Increased transparency in land ownership

Increased transparency in land ownership

In early February, the third and final draft of The Land Reform (Scotland) Act 2016 (Register of Persons Holding a Controlled Interest in Land) (Scotland) Regulations 2021 (“the Regulations”) was approved by MSPs, and was published in final form on 17 February 2021. The Regulations are due to come into force on 1 April 2022 and the new Register will become operational from the same date.

The aim of this is to increase public transparency in relation to individuals who have control over decision-making in relation to land. We highlight the key details to be aware of.

In a nutshell

A new register called the Register of Persons Holding a Controlled Interest in Land (to be known as the “RCI”) will be created.  There will be an entry in the RCI for each controlled person with information relating to who is in a position to influence or control the person.

Holding of the information

The RCI will be created and held by the Keeper of the Registers of Scotland whose duty will be to enter the relevant information on to the RCI and to act on any notifications of changes.

Application of the Regulations

The Regulations will apply to owners of land and tenants of registrable leases (leases of over 20 years).  The owner or tenant whose identity is disclosed in the Land Register or the Register of Sasines will be referred to as the “recorded person”.

Who is an “associate”?

In short, an “associate” is the person who exercises significant influence or control over the recorded person. The different types or categories of association are:

  • A contractual or other arrangement with a person to give that person influence or control over significant decisions in relation to the land;
  • A partnership, including any Scottish partnership where at least one partner is an individual;
  • A trust;
  • An unincorporated association; and
  • An overseas legal entity.

Where a person has influence or control over the recorded person by means of the existence of one of the types of association listed above, then the Regulations will result in the disclosure of information about that person.

Duties for associates

Where a person knows that he/she is an associate of a recorded person but has not received a notice of this from the recorded person, then such an associate must notify the recorded person of this and provide the required details. Failure to do this constitutes an offence.

Security declarations

A person with influence or control over another and whose information is to be included in the Register may make a security declaration. It should explain that entry in the RCI of one or more of that person’s details would put that person (or another person connected with them) at risk of violence, abuse, threat of violence or abuse or intimidation.  No information about that individual is to be disclosed in the RCI while a security declaration is in force.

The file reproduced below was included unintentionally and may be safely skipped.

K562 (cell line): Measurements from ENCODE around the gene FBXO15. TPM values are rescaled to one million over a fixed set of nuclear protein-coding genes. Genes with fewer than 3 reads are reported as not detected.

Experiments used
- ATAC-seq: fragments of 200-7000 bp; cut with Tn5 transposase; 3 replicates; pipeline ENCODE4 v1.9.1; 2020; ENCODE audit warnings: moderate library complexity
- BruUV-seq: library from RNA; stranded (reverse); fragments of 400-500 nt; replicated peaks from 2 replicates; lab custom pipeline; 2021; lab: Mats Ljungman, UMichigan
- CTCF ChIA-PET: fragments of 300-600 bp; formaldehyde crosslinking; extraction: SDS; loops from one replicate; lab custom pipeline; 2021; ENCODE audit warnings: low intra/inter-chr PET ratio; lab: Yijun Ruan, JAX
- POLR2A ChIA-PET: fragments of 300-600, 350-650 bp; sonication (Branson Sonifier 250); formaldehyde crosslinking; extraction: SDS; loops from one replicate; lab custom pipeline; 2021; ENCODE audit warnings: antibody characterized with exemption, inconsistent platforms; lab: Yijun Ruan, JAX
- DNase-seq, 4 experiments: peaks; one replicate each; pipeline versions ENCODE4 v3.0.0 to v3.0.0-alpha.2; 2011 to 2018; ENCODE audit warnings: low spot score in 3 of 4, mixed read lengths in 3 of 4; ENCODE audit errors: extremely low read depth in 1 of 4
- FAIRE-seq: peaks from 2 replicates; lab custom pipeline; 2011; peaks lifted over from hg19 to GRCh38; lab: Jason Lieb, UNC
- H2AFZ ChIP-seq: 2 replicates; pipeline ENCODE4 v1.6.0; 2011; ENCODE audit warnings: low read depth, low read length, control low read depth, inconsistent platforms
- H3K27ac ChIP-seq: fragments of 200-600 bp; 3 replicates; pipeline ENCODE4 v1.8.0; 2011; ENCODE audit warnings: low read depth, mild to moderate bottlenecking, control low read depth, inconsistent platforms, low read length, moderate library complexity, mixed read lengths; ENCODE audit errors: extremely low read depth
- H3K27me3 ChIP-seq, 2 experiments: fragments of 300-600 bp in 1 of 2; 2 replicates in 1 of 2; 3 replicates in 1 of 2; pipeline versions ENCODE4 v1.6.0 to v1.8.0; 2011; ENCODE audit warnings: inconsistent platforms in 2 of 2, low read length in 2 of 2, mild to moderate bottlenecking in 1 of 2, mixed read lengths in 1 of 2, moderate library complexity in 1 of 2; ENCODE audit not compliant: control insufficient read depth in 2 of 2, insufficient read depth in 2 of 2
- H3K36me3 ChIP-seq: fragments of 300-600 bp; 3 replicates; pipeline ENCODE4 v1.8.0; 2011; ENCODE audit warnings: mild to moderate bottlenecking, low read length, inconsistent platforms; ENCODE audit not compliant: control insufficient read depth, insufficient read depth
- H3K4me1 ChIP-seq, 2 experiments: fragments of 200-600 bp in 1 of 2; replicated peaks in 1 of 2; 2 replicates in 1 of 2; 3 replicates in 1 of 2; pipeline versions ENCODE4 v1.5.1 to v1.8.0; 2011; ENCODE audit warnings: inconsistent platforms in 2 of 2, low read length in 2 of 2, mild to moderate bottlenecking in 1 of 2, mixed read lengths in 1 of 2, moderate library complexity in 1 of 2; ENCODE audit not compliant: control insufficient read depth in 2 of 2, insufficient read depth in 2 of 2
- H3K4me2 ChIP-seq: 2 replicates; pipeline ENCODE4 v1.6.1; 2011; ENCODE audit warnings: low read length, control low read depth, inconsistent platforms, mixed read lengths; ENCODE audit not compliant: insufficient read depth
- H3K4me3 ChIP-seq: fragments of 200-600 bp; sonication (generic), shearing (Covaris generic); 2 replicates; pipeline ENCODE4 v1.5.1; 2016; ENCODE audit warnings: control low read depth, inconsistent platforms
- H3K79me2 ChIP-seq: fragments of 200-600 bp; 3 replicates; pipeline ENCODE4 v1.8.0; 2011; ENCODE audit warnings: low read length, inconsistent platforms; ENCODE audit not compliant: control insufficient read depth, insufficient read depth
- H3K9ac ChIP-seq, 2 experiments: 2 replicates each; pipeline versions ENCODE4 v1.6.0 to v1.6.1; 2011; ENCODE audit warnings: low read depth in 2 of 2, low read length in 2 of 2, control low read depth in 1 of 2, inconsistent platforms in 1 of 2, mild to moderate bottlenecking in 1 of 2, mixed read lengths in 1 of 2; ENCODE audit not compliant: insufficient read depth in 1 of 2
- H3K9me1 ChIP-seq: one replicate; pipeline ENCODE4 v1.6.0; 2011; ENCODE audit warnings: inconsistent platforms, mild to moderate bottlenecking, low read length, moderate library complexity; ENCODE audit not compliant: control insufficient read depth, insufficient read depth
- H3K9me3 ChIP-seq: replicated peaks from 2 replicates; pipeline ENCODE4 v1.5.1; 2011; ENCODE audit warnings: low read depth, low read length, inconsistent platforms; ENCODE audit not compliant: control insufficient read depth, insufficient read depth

Compliance and enforcement

It will be a criminal offence not to comply with the duties to provide information in the Register.  The maximum penalty imposed under the Regulations is £5000 and applies to most of the offences.

Transitional period

The transitional period is a period of 12 months.

The Regulations are due to come into force from 1 April 2022 and in terms of compliance, there will be a 12 month period during which owners and tenants in land, and their associates, should provide the required information to the Keeper.  This means that the offences for failing to register won’t come into force until 1 April 2023.

Duplication of information with other publicly held registers

There is a desire to prevent the same information being collated and recorded in different places.

Therefore where information similar to that required for this Register is already disclosed and publicly available elsewhere (for example, under the UK corporate people with significant control (PSC) register held by Companies House) the information is not duplicated in this Register.  Persons/bodies who are subject to other transparency regimes are listed and are exempt from providing information.

For information on how this will affect family farming partnerships and trusts, or to know more about the position for agricultural tenancies, or if you have any questions about the Regulations generally, please contact Elizabeth.

Legal disclaimer

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